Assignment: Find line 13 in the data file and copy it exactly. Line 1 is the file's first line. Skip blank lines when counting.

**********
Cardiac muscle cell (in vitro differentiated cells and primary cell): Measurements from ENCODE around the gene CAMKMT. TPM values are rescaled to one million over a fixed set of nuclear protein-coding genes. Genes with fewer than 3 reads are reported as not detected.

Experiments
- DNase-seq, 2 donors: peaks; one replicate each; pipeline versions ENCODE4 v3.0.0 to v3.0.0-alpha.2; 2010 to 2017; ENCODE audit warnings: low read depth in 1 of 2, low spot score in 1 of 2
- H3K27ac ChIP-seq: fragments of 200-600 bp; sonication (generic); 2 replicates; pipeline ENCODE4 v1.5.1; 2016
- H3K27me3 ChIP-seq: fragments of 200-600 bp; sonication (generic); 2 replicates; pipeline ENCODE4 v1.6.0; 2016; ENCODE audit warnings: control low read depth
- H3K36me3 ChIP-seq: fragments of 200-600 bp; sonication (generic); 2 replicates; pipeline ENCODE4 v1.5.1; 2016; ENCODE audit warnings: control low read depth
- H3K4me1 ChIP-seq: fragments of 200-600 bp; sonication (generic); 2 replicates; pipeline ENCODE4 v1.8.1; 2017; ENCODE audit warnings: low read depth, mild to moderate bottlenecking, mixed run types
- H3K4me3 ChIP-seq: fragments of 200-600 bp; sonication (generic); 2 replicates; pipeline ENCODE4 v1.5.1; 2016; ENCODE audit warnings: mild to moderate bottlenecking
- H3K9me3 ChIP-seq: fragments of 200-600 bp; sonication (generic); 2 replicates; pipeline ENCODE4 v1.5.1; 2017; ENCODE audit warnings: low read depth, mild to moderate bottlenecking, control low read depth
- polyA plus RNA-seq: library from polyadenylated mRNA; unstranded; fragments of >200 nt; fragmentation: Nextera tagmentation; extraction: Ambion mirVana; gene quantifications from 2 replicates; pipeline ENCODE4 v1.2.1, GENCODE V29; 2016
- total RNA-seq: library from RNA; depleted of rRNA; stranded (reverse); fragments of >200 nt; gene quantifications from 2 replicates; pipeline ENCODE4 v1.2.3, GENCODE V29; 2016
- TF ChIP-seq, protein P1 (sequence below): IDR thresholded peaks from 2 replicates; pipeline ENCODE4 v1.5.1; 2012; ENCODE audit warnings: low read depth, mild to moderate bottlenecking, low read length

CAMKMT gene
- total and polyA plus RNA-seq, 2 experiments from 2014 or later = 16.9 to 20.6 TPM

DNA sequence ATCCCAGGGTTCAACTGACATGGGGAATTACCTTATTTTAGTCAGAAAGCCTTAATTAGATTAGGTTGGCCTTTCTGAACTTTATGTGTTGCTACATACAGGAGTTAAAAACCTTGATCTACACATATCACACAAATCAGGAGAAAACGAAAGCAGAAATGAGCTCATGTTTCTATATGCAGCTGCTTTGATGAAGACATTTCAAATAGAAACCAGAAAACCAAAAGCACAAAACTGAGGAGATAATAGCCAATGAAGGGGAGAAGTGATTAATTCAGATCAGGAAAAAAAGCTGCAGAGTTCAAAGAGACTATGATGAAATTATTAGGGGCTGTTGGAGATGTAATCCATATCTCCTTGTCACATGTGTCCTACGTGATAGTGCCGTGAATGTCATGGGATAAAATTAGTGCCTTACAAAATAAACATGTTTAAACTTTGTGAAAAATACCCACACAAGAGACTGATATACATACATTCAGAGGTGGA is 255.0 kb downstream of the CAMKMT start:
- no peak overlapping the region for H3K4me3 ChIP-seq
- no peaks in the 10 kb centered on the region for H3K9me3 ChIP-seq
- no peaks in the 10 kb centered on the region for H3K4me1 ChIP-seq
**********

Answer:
CAMKMT gene